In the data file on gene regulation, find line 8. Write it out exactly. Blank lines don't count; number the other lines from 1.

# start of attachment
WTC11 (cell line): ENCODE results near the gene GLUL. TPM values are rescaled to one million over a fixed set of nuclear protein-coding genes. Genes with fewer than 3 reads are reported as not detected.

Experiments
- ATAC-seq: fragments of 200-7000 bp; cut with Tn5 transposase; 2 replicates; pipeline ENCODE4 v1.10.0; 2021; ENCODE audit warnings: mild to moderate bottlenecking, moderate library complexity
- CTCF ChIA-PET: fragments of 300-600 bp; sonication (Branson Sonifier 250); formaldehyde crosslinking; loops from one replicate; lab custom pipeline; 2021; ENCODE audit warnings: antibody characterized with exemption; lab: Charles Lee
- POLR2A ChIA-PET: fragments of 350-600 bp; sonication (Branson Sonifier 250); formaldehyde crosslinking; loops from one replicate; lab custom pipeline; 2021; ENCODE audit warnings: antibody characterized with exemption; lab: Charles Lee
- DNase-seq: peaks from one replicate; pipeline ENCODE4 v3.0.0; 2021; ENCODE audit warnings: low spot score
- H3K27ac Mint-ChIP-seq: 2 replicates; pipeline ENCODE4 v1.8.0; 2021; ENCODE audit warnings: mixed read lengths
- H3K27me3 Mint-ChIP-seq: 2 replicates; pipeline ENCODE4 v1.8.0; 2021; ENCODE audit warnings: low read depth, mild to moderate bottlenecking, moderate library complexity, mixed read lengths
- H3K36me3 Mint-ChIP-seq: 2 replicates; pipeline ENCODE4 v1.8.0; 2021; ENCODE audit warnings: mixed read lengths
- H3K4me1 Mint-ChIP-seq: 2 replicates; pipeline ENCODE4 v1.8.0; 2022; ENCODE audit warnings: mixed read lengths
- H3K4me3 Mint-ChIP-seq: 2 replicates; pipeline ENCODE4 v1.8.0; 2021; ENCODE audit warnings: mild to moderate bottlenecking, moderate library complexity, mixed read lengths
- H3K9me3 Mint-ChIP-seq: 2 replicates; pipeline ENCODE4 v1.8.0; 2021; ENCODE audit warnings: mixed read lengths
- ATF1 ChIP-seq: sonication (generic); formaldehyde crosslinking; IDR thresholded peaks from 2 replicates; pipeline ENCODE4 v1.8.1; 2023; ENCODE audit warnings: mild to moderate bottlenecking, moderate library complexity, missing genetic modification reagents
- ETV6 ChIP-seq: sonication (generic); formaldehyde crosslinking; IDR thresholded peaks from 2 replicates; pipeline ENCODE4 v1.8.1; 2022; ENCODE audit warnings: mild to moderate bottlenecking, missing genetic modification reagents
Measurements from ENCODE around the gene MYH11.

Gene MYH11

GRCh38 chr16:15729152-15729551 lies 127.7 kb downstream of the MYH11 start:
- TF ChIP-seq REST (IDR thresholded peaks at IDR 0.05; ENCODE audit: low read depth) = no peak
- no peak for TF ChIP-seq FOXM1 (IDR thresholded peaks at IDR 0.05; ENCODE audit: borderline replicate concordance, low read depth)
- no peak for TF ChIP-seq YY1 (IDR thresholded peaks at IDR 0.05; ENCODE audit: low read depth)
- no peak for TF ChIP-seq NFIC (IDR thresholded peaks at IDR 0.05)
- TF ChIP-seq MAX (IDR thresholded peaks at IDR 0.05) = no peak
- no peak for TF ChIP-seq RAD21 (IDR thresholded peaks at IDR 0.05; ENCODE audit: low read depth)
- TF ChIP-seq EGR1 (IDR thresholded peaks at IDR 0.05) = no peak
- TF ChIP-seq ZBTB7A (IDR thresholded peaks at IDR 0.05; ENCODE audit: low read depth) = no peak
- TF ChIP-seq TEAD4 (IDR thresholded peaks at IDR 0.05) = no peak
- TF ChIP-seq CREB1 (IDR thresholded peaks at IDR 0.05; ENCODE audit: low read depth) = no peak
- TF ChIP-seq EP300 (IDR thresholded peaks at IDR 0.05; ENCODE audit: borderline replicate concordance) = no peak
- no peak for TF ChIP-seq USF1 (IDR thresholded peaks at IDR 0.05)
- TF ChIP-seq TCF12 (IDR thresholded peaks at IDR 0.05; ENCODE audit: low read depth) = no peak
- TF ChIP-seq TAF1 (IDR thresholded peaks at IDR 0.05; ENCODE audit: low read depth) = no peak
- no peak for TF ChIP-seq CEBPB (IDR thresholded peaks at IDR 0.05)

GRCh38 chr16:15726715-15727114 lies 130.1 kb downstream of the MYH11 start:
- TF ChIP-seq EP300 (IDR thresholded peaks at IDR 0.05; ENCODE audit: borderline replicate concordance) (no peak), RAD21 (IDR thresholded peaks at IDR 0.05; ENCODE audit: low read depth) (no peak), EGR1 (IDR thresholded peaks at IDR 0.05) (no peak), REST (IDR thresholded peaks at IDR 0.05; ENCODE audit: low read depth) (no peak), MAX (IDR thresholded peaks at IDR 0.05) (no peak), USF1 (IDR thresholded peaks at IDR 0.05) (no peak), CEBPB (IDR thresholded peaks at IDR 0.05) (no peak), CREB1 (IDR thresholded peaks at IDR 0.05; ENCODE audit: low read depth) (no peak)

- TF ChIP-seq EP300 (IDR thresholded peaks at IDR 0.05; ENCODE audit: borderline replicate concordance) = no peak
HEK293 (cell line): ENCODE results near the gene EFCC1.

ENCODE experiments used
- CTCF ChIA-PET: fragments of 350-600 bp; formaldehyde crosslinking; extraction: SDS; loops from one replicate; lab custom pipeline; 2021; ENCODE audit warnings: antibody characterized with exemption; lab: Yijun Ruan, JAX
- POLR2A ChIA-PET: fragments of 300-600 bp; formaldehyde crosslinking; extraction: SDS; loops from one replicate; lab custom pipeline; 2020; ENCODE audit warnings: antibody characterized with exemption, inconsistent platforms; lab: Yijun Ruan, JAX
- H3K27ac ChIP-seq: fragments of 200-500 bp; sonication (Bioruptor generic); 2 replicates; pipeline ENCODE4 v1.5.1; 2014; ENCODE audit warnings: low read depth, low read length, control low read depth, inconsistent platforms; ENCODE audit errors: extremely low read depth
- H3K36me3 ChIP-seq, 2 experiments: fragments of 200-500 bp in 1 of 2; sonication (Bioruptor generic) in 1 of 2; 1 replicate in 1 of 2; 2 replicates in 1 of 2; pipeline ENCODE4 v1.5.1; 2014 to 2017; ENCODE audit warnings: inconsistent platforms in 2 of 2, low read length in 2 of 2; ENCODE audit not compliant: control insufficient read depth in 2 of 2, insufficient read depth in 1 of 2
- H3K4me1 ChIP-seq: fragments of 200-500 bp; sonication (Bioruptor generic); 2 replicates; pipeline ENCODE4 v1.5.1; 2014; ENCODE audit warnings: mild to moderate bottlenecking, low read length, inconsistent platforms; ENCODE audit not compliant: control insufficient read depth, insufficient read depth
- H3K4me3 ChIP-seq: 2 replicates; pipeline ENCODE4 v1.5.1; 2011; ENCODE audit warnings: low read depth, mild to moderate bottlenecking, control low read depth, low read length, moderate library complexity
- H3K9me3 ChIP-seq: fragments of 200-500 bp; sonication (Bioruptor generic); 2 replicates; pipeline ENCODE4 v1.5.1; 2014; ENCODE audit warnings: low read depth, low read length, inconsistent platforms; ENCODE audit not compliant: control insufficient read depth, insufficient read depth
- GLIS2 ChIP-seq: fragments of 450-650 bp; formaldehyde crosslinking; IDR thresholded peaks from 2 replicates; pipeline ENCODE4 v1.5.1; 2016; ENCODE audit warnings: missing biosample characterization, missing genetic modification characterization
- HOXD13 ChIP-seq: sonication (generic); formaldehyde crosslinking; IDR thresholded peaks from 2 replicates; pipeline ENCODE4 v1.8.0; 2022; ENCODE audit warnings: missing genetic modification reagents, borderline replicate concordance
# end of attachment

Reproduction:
- H3K27me3 Mint-ChIP-seq: 2 replicates; pipeline ENCODE4 v1.8.0; 2021; ENCODE audit warnings: low read depth, mild to moderate bottlenecking, moderate library complexity, mixed read lengths